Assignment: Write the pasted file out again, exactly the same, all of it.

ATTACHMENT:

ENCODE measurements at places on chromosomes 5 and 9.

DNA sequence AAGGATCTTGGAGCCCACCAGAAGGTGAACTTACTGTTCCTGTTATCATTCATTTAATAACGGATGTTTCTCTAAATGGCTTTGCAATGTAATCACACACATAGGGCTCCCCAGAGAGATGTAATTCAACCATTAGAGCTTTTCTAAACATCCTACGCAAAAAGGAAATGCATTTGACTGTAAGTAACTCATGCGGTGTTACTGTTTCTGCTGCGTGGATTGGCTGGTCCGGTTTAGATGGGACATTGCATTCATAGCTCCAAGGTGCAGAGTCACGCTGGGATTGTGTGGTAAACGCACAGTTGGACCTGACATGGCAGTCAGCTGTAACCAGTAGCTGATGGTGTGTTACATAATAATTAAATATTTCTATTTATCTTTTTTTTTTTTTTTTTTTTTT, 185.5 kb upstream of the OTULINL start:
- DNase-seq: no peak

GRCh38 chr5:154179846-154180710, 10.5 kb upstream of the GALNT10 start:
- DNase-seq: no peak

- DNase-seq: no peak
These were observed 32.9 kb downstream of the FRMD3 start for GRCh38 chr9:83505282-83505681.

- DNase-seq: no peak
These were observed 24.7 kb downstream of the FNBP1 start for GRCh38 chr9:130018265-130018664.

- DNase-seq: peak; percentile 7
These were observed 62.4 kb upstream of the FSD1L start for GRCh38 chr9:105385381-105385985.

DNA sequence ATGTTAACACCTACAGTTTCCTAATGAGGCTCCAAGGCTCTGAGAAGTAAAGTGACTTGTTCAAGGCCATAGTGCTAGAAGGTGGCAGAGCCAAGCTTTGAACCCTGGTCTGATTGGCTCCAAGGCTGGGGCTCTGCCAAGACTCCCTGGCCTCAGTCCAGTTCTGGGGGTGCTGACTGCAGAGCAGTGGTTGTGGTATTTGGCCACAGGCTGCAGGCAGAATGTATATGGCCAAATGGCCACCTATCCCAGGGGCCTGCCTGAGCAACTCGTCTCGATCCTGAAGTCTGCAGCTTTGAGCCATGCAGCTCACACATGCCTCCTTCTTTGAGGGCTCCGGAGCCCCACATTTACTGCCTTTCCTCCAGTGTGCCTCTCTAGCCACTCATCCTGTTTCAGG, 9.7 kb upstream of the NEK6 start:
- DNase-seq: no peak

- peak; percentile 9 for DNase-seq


ENCODE measurements at places on chromosomes 5 and 9.

DNA sequence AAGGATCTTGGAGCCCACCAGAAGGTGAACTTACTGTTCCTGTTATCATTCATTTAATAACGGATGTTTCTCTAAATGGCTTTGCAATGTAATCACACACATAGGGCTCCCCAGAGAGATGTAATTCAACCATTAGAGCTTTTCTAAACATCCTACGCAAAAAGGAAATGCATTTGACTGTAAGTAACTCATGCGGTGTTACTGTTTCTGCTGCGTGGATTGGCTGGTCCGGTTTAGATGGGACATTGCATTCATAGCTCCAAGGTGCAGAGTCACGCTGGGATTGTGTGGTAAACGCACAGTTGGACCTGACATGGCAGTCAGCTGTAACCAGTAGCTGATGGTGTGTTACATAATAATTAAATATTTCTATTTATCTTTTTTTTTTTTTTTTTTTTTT, 185.5 kb upstream of the OTULINL start:
- DNase-seq: no peak

GRCh38 chr5:154179846-154180710, 10.5 kb upstream of the GALNT10 start:
- DNase-seq: no peak

- DNase-seq: no peak
These were observed 32.9 kb downstream of the FRMD3 start for GRCh38 chr9:83505282-83505681.

- DNase-seq: no peak
These were observed 24.7 kb downstream of the FNBP1 start for GRCh38 chr9:130018265-130018664.

- DNase-seq: peak; percentile 7
These were observed 62.4 kb upstream of the FSD1L start for GRCh38 chr9:105385381-105385985.

DNA sequence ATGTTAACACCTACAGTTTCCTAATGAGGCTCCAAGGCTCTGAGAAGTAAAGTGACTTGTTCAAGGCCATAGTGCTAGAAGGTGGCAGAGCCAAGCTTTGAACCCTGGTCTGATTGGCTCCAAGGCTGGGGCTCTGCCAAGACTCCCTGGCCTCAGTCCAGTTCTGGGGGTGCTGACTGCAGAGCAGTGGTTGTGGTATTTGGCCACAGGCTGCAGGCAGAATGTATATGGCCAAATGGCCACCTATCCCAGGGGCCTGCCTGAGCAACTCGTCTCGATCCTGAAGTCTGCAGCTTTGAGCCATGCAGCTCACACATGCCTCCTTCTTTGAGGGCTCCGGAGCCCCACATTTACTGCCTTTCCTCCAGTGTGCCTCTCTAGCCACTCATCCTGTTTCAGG, 9.7 kb upstream of the NEK6 start:
- DNase-seq: no peak

- peak; percentile 9 for DNase-seq